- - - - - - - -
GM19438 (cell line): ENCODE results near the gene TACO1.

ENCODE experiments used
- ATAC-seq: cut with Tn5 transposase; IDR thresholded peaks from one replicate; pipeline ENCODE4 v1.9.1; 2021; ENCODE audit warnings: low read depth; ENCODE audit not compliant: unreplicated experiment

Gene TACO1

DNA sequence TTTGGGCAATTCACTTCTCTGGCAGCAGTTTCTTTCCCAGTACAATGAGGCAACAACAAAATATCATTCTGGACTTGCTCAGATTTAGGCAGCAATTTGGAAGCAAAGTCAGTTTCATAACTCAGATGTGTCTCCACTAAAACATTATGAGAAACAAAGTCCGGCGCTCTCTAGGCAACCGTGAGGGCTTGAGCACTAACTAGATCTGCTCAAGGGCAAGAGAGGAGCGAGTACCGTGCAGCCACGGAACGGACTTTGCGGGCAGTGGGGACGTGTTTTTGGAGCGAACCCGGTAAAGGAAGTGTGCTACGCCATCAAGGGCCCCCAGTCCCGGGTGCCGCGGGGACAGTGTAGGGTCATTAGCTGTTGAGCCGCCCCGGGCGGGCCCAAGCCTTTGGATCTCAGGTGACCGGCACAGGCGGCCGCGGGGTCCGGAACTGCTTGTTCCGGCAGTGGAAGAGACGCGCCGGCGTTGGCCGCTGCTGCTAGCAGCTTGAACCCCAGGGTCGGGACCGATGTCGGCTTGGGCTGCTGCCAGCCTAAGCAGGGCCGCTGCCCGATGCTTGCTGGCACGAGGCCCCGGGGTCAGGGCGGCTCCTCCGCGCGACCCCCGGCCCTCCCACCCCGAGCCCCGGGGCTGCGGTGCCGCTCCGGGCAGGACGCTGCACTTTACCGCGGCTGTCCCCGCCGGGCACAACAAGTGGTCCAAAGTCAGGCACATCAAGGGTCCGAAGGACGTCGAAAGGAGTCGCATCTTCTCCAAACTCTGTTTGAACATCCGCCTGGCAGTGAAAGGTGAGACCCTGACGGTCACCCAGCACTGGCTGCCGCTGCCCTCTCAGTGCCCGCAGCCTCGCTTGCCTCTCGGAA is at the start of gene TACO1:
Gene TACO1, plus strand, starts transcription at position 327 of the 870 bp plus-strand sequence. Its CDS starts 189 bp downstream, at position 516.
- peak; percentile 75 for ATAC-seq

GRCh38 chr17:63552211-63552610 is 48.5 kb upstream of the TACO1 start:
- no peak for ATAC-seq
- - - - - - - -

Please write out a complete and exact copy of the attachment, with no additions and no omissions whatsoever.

GM19438 (cell line): ENCODE results near the gene TACO1.

ENCODE experiments used
- ATAC-seq: cut with Tn5 transposase; IDR thresholded peaks from one replicate; pipeline ENCODE4 v1.9.1; 2021; ENCODE audit warnings: low read depth; ENCODE audit not compliant: unreplicated experiment

Gene TACO1

DNA sequence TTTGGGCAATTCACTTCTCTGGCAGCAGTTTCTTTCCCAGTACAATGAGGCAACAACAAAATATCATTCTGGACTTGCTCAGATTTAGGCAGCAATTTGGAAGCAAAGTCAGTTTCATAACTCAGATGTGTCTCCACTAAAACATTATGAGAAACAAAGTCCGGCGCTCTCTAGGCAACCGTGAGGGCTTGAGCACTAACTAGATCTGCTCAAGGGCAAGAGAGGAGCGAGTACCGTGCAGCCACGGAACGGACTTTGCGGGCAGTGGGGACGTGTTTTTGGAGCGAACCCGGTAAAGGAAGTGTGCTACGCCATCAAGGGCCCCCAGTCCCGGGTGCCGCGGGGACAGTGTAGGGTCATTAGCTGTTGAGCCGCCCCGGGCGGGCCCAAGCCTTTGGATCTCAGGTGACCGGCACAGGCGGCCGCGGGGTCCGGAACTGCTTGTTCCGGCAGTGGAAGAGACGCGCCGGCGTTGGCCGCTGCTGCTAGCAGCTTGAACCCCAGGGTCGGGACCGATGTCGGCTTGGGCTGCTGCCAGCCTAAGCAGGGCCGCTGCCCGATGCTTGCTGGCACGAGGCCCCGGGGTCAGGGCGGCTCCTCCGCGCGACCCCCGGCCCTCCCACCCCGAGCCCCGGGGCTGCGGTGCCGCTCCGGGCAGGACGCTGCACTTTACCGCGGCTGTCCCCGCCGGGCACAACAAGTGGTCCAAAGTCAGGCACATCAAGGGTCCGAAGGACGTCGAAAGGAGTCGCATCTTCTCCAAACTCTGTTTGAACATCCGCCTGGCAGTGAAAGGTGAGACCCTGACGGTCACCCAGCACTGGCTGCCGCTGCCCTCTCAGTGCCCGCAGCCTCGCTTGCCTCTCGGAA is at the start of gene TACO1:
Gene TACO1, plus strand, starts transcription at position 327 of the 870 bp plus-strand sequence. Its CDS starts 189 bp downstream, at position 516.
- peak; percentile 75 for ATAC-seq

GRCh38 chr17:63552211-63552610 is 48.5 kb upstream of the TACO1 start:
- no peak for ATAC-seq